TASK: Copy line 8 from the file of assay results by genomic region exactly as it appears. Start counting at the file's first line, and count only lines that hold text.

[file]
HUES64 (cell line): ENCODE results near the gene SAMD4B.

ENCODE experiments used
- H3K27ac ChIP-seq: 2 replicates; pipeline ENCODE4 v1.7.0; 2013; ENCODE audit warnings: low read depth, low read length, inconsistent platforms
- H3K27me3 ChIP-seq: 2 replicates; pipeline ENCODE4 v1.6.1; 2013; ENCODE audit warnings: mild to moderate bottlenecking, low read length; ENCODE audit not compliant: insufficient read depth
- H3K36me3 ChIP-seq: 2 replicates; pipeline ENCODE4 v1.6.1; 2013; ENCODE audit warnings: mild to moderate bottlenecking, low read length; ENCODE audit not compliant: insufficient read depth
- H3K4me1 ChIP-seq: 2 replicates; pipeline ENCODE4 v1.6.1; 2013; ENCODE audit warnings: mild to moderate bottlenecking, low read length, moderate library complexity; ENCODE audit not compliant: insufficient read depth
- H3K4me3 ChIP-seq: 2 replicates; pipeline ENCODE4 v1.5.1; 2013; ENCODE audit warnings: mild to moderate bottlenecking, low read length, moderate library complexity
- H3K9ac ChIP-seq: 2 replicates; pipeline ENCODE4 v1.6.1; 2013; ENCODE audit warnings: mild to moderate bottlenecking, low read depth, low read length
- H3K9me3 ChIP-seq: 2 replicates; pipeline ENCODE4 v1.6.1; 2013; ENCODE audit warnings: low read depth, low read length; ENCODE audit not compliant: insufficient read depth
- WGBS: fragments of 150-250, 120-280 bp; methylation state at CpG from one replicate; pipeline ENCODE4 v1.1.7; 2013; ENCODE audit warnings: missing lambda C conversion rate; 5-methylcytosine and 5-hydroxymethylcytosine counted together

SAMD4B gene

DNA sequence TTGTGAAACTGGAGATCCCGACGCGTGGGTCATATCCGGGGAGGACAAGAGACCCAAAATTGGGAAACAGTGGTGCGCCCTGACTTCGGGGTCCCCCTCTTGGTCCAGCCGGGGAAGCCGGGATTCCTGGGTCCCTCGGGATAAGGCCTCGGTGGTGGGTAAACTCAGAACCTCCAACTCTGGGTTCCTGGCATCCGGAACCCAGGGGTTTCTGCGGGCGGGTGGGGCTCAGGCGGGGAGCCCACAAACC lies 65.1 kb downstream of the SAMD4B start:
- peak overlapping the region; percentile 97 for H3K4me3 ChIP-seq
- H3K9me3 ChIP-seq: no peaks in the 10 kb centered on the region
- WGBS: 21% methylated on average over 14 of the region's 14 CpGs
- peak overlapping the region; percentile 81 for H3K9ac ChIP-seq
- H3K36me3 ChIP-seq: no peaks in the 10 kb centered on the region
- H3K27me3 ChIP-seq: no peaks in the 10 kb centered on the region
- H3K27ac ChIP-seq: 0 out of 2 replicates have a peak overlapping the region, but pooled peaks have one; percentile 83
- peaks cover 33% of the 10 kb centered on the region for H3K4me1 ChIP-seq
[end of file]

- H3K9ac ChIP-seq: 2 replicates; pipeline ENCODE4 v1.6.1; 2013; ENCODE audit warnings: mild to moderate bottlenecking, low read depth, low read length